Making a must-visit list for Istanbul is unfortunately about eliminating rather than compiling. Still we have such essential spots that turning back home without seeing them may result in regret.
Desired by empires across the centuries, located on both Europe and Asia, Istanbul is one of the world's greatest metropolitan areas. Founded around 1000 BC, the city preserved its glory. Istanbul is liberally scattered with dazzling remnants of its long and remarkable history, and the sightseeing here will inspire every single visitor.
Where to start your sightseeing? Of course, Sultanahmet, the very heart of the old city... For those who are interested in time travel, here is a both historic and aesthetic treasure on your way. With a museum pass you can visit many spots such as Hippodrome, famous Hagia Sophia, The Blue Mosque, Topkapı Palace, and Basilica Cistern. Like a package program, a Sultanahmet tour is ensuring you are given a scenic experience in each place.
Once the centre of the city, Hippodrome is a great spot to start your day. Keep in mind that Hippodrome is not standing any more. Even so, you can have a look at the obelisk, German fountain which is gift from Wilhelm II and serpent column standing on this area.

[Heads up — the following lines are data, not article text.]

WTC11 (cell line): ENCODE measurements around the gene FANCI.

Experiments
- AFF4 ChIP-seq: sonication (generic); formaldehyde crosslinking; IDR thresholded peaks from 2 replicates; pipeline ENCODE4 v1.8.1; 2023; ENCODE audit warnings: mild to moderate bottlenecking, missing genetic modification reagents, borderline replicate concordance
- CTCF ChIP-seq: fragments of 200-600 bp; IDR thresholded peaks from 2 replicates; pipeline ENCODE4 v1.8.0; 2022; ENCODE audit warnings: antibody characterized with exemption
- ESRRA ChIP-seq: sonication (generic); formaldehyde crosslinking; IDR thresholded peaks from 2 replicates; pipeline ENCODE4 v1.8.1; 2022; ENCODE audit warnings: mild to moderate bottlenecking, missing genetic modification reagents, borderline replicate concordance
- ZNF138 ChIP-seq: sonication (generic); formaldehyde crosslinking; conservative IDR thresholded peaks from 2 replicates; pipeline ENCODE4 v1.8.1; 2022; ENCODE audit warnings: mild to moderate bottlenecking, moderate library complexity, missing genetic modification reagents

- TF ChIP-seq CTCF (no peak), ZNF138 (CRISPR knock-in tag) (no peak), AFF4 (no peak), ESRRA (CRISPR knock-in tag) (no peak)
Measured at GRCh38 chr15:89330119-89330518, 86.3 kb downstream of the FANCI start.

Your second step is Hagia Sophia, which was constructed by Roman Emperor Justinian I in the 6th century. It was used as a mosque before converted into a museum in 1930s. Hagia Sophia’s superb mosaics and excellent architecture should not be missed.
Right across Hagia Sophia, it is impossible to ignore the glory of famous Blue Mosque. The mosque is considered one of the main symbols of classical Turkish architecture and Islamic art. The Blue Mosque dates back to 17th century. What makes this beautiful building significant? Maybe because it originally has six minarets and this makes it unique in Turkey. After enjoying the impressive outside, visitors are often surprised by almost 20,000 blue tiles decorating the ceiling and amazing interior details. We promise, the beautiful mihrab will take you away.